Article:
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SFC

SFC

Regulator’s U-turn paves way for dual-class companies to raise funds in Hong Kong in pilot plan

Only giant tech firms with investor protection measures will join under a pilot scheme to be launched next year as SFC is no longer opposed to dual-class shareholding

PUBLISHED : Friday, 27 October, 2017, 8:02am
UPDATED : Friday, 27 October, 2017, 8:37am

Companies with multiple classes of shares among their shareholders may be allowed to raise capital in Hong Kong by the middle of 2018, as the city’s Securities&Futures Commission (SFC) backs away from its position on the “One Share, One Vote” principle, which has been a pillar of the local capital market since the 1980s.

A pilot scheme will be launched next year, whereby certain start-up companies that have attained the so-called unicorn status – valuations exceeding US$1 billion – will be allowed to raise capital on the main board of the Hong Kong stock exchange through initial public offerings, if they put in place sufficient investor protection provisions, two sources told the South China Morning Post.

The protection provisions may include a sunset clause that compels the companies to set an expiry time, or conditions, for the different classes in their shareholding structure, the source said.

The stocks listed under this pilot programme will also need to be designated with a special code to distinguish them from other listed companies, for reminding investors to be aware of potential risks, the source said. The pilot plan could be widened if sufficient number of high-quality companies are attracted to Hong Kong without regulatory problems, the sources said.

The SFC’s about-turn is a major step forward in helping Hong Kong compete with global capital markets including New York, Singapore and Shanghai, especially in attracting technology and new economy companies to raise capital.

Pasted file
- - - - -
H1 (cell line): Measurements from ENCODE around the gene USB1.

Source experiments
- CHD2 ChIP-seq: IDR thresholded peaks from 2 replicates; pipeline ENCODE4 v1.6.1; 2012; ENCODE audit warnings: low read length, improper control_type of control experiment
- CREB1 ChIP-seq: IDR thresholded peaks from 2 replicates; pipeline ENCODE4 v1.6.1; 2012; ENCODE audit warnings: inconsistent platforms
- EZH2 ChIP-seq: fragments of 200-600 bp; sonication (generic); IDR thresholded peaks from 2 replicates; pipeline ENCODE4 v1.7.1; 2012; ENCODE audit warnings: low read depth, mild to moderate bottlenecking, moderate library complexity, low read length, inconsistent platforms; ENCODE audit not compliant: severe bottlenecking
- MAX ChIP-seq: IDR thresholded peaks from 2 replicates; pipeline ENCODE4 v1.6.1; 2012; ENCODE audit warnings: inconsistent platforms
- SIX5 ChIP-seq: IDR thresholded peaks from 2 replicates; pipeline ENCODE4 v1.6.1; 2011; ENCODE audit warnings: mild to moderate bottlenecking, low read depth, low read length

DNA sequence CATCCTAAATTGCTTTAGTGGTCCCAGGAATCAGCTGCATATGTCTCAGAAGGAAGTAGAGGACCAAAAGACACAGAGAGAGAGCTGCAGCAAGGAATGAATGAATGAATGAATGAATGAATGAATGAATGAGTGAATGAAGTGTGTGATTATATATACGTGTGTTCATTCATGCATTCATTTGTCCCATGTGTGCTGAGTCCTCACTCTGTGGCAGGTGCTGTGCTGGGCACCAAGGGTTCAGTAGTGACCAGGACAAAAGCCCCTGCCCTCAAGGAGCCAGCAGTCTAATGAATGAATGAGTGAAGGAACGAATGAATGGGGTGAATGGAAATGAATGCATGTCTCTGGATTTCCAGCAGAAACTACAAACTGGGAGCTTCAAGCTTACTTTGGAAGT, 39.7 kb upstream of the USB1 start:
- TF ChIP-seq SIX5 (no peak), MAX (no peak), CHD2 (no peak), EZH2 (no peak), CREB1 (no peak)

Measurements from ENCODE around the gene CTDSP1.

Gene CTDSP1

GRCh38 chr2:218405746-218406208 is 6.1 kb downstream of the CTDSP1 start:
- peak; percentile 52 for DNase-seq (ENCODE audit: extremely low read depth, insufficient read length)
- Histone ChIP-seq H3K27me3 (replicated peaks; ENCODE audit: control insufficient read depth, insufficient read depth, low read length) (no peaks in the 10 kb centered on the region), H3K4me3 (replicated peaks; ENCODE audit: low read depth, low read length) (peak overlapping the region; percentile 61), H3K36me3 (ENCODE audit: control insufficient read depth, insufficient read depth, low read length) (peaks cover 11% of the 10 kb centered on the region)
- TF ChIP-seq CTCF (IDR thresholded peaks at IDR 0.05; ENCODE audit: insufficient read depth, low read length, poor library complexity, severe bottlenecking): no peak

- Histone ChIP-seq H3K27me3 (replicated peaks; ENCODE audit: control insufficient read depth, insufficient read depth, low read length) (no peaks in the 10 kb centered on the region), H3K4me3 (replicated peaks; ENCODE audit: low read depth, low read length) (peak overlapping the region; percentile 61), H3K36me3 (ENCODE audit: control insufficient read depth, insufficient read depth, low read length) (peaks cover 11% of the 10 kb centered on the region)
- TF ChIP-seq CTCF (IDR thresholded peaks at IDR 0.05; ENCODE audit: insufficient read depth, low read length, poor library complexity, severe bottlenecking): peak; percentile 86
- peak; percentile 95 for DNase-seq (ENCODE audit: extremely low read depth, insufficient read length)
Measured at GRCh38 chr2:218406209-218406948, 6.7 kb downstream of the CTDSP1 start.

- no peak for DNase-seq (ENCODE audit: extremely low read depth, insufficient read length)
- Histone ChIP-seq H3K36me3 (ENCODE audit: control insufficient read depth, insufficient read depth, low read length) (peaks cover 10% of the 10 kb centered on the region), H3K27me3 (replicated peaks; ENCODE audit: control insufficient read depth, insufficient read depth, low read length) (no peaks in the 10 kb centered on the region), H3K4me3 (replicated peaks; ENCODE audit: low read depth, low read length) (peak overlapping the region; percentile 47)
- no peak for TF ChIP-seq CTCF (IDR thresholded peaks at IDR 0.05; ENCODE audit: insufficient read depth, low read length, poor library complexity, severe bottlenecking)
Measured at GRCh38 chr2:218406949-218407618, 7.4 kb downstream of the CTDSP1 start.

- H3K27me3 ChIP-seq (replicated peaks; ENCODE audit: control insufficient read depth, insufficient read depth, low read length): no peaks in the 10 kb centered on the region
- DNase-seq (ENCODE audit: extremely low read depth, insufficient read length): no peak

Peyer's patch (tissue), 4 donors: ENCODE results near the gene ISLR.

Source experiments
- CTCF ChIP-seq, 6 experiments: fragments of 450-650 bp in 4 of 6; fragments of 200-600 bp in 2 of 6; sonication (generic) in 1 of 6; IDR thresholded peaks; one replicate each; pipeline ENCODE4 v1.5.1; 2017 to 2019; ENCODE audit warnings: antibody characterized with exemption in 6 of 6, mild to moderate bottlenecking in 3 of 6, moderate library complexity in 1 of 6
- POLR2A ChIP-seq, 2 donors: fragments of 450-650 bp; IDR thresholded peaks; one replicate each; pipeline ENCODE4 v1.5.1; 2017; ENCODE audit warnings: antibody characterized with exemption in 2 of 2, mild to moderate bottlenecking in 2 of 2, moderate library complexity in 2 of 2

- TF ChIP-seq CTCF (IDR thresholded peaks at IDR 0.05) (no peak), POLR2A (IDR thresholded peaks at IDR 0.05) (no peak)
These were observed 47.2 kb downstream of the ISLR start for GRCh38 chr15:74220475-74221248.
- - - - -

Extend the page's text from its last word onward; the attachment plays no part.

Hong Kong lost its crown as the world’s favoured destination for companies to raise funds this year, falling behind New York and Shanghai. Between January and June, the city’s stock market raised US$5.8 billion worth of IPOs, a drop of 19.5 per cent from the US$7.3 billion it raised in the same period in 2016, when it was ranked as the leader for new listings worldwide.

In 2015, Hong Kong Exchanges and Clearing pushed for a consultation to launch dual-class shares in Hong Kong but the plan was scrapped due to objections by the SFC.

This came after the SFC in 2014 opposed exemption for Alibaba Group, which has a dual-class structure, to list in Hong Kong. Alibaba, which owns the South China Morning Post, opted to list in New York in what became the largest IPO in history.

Another source said the SFC was supporting Chief Executive Carrie Lam Cheng Yuet-ngor, who in August signalled the government’s determination to reform the city’s capital markets to attract more technology firms.

The SFC and the government also want to see dual-class shares listed on the main board instead of a proposed separate board, as they do not want to see a fragmented market structure, the source said.

The stock exchange is likely to announce the pilot scheme in the coming weeks, the second source said. It will hold a second round of detailed rule changes for this pilot scheme before dual-class shares can be listed in Hong Kong.

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